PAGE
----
In a few weeks, kids will head back to school, where new and exciting things will be explored, and this project fits right in. Drawing the alphabet is a great way for wee ones to learn their letters, and for older kids to try their hand at designing their own. Many themes can be used to make your ABC’s look awesome, like crazy creatures, patterns, plants, even celebrations like Halloween or Christmas.
Category Archives: drawing
There was no photograph taken of the moment a dog mistook me for a tree, while I innocently sat in a park in Italy. It was, however, recorded in my friend’s sketchbook, with a drawing and accompanying explanation of how I was peed on by a busy little Italian dog. I was still overcome with hysterical laughter when shown that image some twenty years later, as I relived the moment and all the wonderful things that happened on that trip – which beautifully illustrates why journals and sketchbooks are the best, in their ability to capture moments in your life, and take you back in time.
My son took a Moleskine with him while traveling in India last year, and it gave us a tiny glimpse into the amazing experience he had. It’s filled with doodles and drawings, and many thoughts – both humorous and serious, which will help him revisit that time in his life.
And so, with the lazy days of summer upon us, it’s an ideal time for your kids to fill up some of those sketchbook pages with doodles, drawings and stories of all the wonderful things they’ve been up to. Imagine the smiles it will bring later on.
We’re off on another road trip – this time through beautiful eastern Canada. Happy July to all of you, and looking forward to sharing lots of travel inspired ideas when I get back.
These bookmarks are inspired by the work of Japanese artist Yayoi Kusama, who has a real fondness, if not obsession, with polka dots of every size and colour imaginable. She’s covered everything from floors and canvasses, to naked assistants, but I’m not sure she ever made it to bookmarks. These will, no doubt, make the perfect accompaniment to all those books on your child’s summer reading list.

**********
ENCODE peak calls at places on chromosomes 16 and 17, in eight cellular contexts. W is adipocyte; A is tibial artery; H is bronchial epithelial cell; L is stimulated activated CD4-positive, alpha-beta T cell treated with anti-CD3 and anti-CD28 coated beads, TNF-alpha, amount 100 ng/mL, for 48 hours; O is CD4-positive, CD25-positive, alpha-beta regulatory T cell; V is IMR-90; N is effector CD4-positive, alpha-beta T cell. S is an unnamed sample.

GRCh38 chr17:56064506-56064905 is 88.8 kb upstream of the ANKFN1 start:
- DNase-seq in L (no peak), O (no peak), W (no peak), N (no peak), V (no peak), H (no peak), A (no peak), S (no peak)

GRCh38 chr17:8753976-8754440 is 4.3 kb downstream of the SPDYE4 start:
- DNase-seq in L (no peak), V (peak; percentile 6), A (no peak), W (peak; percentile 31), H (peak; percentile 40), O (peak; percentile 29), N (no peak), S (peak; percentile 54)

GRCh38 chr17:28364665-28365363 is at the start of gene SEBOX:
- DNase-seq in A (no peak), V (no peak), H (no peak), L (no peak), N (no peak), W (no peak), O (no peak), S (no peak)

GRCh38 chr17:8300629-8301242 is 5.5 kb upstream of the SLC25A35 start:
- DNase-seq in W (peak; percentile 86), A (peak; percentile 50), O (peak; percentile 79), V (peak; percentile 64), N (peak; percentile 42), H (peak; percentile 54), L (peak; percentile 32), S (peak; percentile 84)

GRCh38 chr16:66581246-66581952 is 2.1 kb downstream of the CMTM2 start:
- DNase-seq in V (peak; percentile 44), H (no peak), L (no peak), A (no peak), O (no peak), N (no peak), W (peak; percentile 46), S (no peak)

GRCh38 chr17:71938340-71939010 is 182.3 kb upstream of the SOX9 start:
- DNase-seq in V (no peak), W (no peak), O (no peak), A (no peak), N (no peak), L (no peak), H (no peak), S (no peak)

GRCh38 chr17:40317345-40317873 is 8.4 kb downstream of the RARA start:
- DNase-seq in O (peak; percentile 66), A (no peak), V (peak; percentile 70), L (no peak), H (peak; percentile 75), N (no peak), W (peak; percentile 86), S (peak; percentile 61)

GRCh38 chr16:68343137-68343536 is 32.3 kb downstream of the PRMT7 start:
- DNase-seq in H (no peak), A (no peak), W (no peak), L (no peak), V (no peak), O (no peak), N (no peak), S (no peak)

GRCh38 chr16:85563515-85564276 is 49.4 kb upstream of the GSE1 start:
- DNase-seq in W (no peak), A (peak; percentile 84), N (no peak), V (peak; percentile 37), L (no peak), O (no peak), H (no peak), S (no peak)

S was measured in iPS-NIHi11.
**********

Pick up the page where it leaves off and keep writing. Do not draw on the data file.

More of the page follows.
Even though spring appears to have finally arrived, I still have this nagging feeling that the warmer weather is just temporary, and the fact that I ditched my socks yesterday may not last. Clearly, the lasting effects of a traumatic winter are lingering, so a good dose of flower making should help.
Koinobori, carp-shaped wind socks, are a big part of Japan’s Children’s Day celebration on May 5th, a day which celebrates and honours boys, while March 3rd is reserved for girls. Carps are chosen as a symbol of strength, courage and determination – attributes desired in boys, and are flown from rooftops throughout the country.
I’ve always loved how children like to collect the most random things, and store them in small containers for safe keeping. So instead of making wind socks, we’ll be making small drawings of carps, and decorating a tin to store them in.
Long before the beloved book there were scrolls, which first surfaced in ancient Egypt. They were traditionally made from parchment or papyrus, and provided a more practical way of keeping records than clay tablets. No kidding. By the 5th century, use of the codex book format, developed by the Romans, had surpassed that of the scroll. Today, scrolls are reserved primarily for religious purposes, and Harry Potter.
How did I end up with a monster scroll? First, I came across some very cool work by street artist Cranio, who made an extremely long drawing of his favourite characters, Indigenous Brazilian Indians, doing all sorts of fun things – the kind of drawing perfect for a scroll format. Why the monsters? Because my daughter had to draw some for art class, and I joined in and got carried away with how much fun it was.
Designing a graffiti name tag was one of my daughter’s recent assignments for her art class. It involved delving into the history of graffiti, exploring different styles, and learning about the terminology. Her design, above, involved chunky letters and a brightly coloured candy theme as fill. Loved it!
A darling little ice storm hit Toronto on December 22nd, leaving about 300,000 homes without electricity for the holiday season. We chose to stay in our very cold house for two and a half days until the power came back on, and were definitely among the lucky ones, since as of this morning, there are a few hundred people still cold and in the dark. To mark this most unusual holiday season, here’s a project born in a matchbox, a true essential during a power outage.
Matchboox, which inspired this project, is a collection of small books folded accordion style, and neatly housed inside a matchbox. It’s a series created by editor Richard Meier, involving more than 70 artists, making some very cool art in a box.
We had an amazing snowfall recently, and I found myself turning into a big kid who wanted to play outside and make snowmen. And so I did. It’s the sort of thing that helps make our endless winter seem less bleak, and inspired me to explore a winter themed project like this one.